This report is concerned with entrepreneurship and entrepreneurs. The subject of entrepreneurship is important because it can affect the way a national economy is functioning. Throughout this report some of the most relevant aspects of entrepreneurship will be presented and defined, like: types and ranges of enterprise ventures, similarities/differences between entrepreneurial enterprises. Different sectors of entrepreneurship i.e.: public and corporate will be identified, discussed and linked to relevant examples. Within this assignment there will also be a general analysis of the impact of SMEs (and large companies) on the UK economy, supported by current data and statistics. Contemporary examples of entrepreneurial enterprises and recognised entrepreneurs will be given in order to provide a deeper understanding of entrepreneurship and its ramifications.
Table of contents
P1……………………………………………………………………………..pages: 5 to 6 P2………………………………………………………………………………..pages: 6 to 8
M1……………………………………………………………………………….pages: 8 to 9
P3……………………………………………………………………………….pages: 9 to 11
P4…………………………………………………………………………….pages: 11 to 13
P5…………………………………………………………………………… pages: 14 to 15
P6…………………………………………………………………………….pages 15 to 16
M3…………………………………………………………………………… pages: 17 to 18
P7…………………………………………………………………………….pages: 18 to 19
M4…………………………………………………………………………….pages: 19 to 20
Conclusion…………………………………………………………………………. page: 21
Reference list………………………………………………………………..pages: 22 to 26
Entrepreneurship and small business management are the most important aspects of any economy. They both complement each other because business management cannot be successful without good entrepreneurship. In the United Kingdom micro and small businesses are considered the core of the economy end represent over 90% of the active companies. Micro and small businesses in the UK produce half of the total financial turnover and provide more jobs than the total of large businesses. Entrepreneurship is the accumulation of ideology, mind-set, character traits and skills that differentiate entrepreneurs from the business owners. Entrepreneurs can be found in every economy no matter the country or geographic region and they can be influenced by national culture or economic circumstances. Entrepreneurs can start up a business on a local, regional, national and even international level. The international start-up is now an everyday occurrence (Burns, 2016).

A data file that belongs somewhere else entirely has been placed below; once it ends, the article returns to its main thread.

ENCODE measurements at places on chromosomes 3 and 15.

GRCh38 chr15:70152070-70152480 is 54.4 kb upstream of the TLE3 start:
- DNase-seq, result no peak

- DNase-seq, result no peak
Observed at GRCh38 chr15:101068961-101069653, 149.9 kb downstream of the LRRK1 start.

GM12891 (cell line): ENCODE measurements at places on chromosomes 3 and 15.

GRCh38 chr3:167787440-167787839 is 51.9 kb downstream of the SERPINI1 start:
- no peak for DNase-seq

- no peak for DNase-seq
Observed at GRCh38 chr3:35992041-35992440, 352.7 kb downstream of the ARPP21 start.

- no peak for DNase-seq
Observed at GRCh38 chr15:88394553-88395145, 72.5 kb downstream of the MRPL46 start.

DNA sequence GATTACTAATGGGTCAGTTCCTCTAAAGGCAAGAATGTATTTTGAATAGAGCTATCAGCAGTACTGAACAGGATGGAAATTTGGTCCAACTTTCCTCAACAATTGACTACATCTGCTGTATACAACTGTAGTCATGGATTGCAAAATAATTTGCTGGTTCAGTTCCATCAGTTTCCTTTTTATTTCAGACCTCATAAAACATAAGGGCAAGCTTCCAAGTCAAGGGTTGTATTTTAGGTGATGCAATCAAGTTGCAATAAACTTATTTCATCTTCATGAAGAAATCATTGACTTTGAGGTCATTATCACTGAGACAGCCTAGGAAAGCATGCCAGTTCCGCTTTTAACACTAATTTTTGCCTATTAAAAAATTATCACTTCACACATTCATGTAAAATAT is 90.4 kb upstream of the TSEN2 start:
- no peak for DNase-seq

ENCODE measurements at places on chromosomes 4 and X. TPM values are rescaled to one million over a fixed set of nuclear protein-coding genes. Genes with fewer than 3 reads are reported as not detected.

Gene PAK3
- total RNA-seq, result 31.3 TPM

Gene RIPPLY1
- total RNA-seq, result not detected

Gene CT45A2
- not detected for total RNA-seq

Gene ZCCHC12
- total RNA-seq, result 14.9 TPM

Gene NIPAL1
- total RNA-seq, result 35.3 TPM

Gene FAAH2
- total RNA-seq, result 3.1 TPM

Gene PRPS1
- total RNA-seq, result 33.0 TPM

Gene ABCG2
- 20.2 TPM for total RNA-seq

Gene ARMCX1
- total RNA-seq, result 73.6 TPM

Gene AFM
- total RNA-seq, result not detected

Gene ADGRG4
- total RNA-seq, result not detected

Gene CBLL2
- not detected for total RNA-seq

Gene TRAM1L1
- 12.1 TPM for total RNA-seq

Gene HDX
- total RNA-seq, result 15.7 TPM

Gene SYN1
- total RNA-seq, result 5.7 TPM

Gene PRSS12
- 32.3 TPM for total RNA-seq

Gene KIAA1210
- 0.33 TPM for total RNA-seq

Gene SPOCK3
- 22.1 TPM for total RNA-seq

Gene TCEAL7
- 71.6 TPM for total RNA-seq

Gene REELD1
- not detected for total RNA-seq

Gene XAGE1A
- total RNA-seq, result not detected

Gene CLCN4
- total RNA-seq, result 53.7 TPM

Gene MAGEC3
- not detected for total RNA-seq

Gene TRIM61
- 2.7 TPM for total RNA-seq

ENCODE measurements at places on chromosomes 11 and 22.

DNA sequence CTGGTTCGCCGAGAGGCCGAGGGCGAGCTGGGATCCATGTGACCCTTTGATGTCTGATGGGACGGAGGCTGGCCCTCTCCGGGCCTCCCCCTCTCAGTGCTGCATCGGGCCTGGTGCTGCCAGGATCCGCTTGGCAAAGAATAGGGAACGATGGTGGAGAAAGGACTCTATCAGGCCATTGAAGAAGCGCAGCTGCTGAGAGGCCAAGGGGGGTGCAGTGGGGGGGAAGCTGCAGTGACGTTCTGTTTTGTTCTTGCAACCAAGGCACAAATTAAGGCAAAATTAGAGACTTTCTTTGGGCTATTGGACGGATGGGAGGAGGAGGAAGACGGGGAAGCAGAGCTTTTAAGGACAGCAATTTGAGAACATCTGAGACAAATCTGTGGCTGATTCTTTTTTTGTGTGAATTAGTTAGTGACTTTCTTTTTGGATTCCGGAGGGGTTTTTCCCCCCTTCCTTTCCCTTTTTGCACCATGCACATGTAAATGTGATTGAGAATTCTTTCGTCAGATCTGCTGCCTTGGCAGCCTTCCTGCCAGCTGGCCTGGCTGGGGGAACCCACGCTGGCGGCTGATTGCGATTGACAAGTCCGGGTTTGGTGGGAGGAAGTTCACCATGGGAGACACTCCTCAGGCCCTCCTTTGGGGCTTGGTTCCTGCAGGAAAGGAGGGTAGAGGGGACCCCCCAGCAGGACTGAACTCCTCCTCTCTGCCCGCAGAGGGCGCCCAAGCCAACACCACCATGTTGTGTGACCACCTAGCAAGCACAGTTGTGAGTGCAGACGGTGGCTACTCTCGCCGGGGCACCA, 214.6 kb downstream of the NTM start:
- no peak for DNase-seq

The aim of this report is to present, define and evaluate different aspects of entrepreneurship. Also this report will present and document the variances between different types of entrepreneurs. Throughout this report, relevant and contemporary examples of entrepreneurs and entrepreneurial enterprises will be provided and linked to the theoretical definitions and concepts.
Entrepreneurship can be defined as the activity of developing, organising and managing a business for the purpose of making profit. I define entrepreneurship as the activities of business creation in its broadest sense, including sole proprietorships a business that start with multiple proprietors and/or employees (Elam, 2014).The entrepreneur usually takes on financial risks while engaging all available capacities and abilities in order to achieve its entrepreneurial aim and goals. One good example of a successful entrepreneur is Anita Roddick, she founded The Body Shop in 1976 and by 1991 the company had 700 branches in the UK.